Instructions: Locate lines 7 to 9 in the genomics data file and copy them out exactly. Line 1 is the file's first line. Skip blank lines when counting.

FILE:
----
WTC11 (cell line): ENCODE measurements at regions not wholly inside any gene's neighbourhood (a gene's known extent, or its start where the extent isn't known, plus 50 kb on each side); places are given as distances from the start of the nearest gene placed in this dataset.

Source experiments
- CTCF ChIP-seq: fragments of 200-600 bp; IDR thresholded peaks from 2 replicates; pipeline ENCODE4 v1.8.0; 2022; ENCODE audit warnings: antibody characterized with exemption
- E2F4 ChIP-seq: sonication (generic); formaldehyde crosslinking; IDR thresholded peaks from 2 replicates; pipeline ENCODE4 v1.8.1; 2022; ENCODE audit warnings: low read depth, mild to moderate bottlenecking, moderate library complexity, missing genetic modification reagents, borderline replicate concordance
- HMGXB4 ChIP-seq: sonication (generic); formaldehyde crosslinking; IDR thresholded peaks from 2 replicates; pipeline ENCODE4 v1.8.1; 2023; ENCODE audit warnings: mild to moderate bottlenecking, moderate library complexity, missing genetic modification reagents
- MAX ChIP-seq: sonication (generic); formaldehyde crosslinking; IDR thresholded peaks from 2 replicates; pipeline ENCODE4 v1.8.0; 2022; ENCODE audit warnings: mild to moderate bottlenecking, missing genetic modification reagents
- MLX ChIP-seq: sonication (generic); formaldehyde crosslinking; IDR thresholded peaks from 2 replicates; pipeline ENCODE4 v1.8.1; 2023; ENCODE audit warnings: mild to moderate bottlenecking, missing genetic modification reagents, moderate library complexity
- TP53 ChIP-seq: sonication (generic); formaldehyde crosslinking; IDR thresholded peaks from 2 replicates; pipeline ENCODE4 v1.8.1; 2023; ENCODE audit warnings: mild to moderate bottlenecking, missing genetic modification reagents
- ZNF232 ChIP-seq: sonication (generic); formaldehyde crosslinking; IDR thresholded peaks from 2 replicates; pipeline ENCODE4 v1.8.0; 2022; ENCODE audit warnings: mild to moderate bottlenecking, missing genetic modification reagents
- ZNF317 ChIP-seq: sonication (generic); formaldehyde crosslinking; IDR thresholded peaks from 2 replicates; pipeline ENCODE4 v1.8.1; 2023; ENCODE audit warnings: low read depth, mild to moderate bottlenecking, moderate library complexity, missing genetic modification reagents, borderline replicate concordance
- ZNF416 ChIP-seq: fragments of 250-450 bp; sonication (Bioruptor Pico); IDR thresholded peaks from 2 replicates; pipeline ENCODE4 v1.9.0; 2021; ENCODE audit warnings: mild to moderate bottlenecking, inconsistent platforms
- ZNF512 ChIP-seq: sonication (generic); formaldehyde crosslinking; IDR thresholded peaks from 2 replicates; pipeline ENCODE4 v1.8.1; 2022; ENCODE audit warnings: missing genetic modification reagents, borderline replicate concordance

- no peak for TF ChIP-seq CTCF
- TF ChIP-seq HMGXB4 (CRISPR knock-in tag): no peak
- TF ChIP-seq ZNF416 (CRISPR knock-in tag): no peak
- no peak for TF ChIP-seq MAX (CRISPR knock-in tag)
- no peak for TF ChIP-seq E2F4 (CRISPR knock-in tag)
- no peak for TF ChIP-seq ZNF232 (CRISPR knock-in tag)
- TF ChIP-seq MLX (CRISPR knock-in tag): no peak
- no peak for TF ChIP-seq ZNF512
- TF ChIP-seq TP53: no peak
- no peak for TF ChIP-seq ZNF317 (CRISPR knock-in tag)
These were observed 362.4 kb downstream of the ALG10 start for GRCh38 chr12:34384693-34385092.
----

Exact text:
- MLX ChIP-seq: sonication (generic); formaldehyde crosslinking; IDR thresholded peaks from 2 replicates; pipeline ENCODE4 v1.8.1; 2023; ENCODE audit warnings: mild to moderate bottlenecking, missing genetic modification reagents, moderate library complexity
- TP53 ChIP-seq: sonication (generic); formaldehyde crosslinking; IDR thresholded peaks from 2 replicates; pipeline ENCODE4 v1.8.1; 2023; ENCODE audit warnings: mild to moderate bottlenecking, missing genetic modification reagents
- ZNF232 ChIP-seq: sonication (generic); formaldehyde crosslinking; IDR thresholded peaks from 2 replicates; pipeline ENCODE4 v1.8.0; 2022; ENCODE audit warnings: mild to moderate bottlenecking, missing genetic modification reagents